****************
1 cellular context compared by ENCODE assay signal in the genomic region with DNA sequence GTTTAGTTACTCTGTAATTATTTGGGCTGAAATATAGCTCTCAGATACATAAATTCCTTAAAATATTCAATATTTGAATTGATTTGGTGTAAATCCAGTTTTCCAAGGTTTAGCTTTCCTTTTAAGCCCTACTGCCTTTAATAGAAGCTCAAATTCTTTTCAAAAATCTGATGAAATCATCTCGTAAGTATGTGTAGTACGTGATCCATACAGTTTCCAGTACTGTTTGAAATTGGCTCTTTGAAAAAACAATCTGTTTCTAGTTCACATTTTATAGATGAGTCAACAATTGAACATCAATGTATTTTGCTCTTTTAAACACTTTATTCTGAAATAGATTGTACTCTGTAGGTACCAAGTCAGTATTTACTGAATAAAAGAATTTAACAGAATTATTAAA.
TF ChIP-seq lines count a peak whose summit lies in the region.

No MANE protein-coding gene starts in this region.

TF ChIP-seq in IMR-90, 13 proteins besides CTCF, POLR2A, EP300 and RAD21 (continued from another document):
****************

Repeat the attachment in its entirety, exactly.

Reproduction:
1 cellular context compared by ENCODE assay signal in the genomic region with DNA sequence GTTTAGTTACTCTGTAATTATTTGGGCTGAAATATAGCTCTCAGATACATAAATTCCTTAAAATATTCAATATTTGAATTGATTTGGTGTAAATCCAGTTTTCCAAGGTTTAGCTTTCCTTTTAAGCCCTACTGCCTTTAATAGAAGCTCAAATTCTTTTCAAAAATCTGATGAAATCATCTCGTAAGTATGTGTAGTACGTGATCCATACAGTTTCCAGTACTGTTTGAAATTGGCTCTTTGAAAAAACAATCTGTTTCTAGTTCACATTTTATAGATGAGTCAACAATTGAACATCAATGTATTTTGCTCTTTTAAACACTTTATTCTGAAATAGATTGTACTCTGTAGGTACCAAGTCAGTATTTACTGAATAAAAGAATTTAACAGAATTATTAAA.
TF ChIP-seq lines count a peak whose summit lies in the region.

No MANE protein-coding gene starts in this region.

TF ChIP-seq in IMR-90, 13 proteins besides CTCF, POLR2A, EP300 and RAD21 (continued from another document):